Facebook’s ban on former President Donald Trump worries me. And Germany, France — and even Russia’s opposition leader — seem to share my concerns. Each spoke out after Facebook and Twitter barred Trump from their platforms. And Wednesday, Facebook’s Oversight Board upheld the ban.
Historically speaking, Germany and France haven’t always gotten along. But after news of the ban first came down early this year, German Chancellor Angela Merkel — widely seen as a moderate pragmatist and hardly a Trump fan — characterized the move as “problematic.” France’s finance minister called the social media companies a “digital oligarchy,” and a threat to democracy. Aleksei Navalny, the heavily persecuted Russian opposition leader, said the ban was an “unacceptable act of censorship.”
And that doesn’t mean I condone the events of Jan. 6. Looting and trespassing; violence and mayhem — this is not patriotism, especially within a temple of democracy.
Of course there are plenty of people who went to Washington, D.C., that day to peacefully exercise their First Amendment rights. But those who broke the law and assaulted police officers in the line of duty are rightly being held accountable.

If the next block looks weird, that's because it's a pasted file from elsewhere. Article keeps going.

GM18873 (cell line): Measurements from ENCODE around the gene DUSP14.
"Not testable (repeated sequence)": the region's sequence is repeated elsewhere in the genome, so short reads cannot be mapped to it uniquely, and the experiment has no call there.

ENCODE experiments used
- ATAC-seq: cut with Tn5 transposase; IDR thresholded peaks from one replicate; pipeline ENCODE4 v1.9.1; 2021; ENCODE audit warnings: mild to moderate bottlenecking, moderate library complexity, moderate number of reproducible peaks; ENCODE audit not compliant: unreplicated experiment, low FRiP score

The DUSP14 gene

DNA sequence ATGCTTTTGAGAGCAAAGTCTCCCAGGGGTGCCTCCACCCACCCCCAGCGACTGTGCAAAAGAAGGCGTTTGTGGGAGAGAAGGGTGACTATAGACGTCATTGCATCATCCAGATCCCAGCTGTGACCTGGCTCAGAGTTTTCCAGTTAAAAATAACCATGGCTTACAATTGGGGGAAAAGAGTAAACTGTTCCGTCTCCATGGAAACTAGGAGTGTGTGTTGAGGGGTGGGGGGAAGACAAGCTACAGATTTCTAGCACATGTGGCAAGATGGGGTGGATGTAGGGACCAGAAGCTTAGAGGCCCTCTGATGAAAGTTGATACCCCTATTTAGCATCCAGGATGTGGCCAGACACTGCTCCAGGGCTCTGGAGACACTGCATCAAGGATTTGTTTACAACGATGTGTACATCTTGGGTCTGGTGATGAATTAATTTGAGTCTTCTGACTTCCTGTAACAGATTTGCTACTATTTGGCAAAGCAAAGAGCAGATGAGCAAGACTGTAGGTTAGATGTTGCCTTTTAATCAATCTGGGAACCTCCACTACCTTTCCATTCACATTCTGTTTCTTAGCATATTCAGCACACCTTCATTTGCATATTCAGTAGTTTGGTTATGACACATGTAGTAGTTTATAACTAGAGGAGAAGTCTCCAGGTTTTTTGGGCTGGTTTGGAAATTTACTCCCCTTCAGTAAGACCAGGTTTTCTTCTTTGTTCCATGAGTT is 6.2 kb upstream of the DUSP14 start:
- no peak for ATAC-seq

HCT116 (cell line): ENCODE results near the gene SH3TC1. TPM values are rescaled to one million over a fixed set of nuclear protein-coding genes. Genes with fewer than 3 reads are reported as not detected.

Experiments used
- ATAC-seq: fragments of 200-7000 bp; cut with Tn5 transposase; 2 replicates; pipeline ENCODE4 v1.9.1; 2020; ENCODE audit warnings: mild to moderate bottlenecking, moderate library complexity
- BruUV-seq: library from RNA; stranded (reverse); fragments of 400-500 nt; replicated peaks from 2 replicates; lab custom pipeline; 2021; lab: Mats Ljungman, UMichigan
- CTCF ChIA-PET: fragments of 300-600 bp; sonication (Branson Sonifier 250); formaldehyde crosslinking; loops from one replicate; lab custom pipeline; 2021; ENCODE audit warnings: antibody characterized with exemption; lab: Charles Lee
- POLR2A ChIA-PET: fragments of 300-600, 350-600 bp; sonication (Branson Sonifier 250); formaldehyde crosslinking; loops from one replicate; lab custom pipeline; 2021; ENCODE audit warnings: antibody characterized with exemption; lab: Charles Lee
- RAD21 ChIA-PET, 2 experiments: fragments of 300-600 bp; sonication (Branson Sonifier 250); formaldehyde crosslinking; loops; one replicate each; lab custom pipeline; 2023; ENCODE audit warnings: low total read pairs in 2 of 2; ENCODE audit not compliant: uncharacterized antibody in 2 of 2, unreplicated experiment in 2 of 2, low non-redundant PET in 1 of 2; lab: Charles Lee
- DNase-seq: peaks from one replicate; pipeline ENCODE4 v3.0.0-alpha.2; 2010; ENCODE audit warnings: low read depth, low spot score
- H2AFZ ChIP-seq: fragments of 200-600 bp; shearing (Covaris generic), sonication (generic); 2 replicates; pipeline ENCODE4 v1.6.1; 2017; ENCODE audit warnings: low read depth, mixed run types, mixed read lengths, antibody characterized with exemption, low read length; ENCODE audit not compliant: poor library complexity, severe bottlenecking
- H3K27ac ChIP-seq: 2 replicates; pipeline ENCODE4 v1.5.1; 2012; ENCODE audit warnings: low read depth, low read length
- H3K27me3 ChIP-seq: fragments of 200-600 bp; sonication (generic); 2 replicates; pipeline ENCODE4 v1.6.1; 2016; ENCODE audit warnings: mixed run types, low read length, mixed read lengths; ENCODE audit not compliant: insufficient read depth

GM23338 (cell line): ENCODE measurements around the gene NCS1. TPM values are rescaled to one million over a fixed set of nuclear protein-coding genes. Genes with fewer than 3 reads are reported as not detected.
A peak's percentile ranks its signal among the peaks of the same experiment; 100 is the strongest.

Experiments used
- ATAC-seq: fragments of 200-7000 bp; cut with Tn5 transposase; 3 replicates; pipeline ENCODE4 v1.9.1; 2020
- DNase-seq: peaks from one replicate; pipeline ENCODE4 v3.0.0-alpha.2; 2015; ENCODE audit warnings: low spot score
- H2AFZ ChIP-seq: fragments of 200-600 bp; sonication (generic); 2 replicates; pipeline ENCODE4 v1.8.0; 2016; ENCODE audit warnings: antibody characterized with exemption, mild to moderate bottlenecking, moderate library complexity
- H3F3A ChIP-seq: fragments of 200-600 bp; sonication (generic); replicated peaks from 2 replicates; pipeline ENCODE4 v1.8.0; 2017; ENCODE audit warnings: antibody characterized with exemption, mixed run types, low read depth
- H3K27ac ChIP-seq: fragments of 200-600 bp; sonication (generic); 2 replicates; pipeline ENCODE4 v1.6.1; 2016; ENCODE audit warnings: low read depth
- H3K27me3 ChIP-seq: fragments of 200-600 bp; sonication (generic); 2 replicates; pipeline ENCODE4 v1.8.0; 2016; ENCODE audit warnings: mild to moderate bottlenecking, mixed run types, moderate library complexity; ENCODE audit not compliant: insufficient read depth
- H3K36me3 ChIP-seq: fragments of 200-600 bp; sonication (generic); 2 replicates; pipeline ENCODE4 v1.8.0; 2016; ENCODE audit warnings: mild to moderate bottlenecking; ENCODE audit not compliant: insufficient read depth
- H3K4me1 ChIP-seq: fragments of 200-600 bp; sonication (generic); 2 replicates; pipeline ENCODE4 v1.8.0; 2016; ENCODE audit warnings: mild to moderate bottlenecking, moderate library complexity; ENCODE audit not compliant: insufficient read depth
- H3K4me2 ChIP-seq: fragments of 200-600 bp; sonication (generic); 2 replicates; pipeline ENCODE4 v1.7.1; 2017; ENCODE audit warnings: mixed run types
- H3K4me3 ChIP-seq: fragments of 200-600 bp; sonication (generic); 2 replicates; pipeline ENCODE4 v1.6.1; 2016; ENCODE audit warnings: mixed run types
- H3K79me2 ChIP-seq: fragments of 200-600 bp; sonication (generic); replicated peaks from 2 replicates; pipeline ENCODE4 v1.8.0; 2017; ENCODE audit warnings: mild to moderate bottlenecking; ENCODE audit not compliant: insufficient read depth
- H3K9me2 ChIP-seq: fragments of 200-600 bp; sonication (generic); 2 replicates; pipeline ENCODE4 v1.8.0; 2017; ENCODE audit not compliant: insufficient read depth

Yet, even the events of Jan. 6 don’t justify banning a sitting head of state from the two most important channels of public discourse. Certainly, there’s plenty to condemn about Trump’s character and dealings, and there’s plenty to condemn about Trump’s rhetoric, which certainly fostered the conditions of the Jan. 6 attack. But, in our American system, the way to counter bad political speech — or speech with which we disagree — is to counter that speech with better speech.
We deploy persuasion in the United States, not coercion.
There’s no question that Facebook and Twitter are private companies. But there’s also no question that they made their wealth by creating a public forum for open exchange. And the precedent of de-platforming a major political leader (especially one with whom they have a strained relationship) could take us in a dangerous direction where the practical policing of speech in the free world becomes the practical purview of unaccountable private companies rather than public officials, who are ultimately accountable to voters.
Multinational, private corporations do not always have the interests of American voters at heart. Sometimes they play favorites to markets that are hostile to U.S. interests. If they have the power to de-platform politicians that stand in their way — especially ones that threaten to regulate them — it represents a grave concern to the chief pillar of our democracy: free and open debate.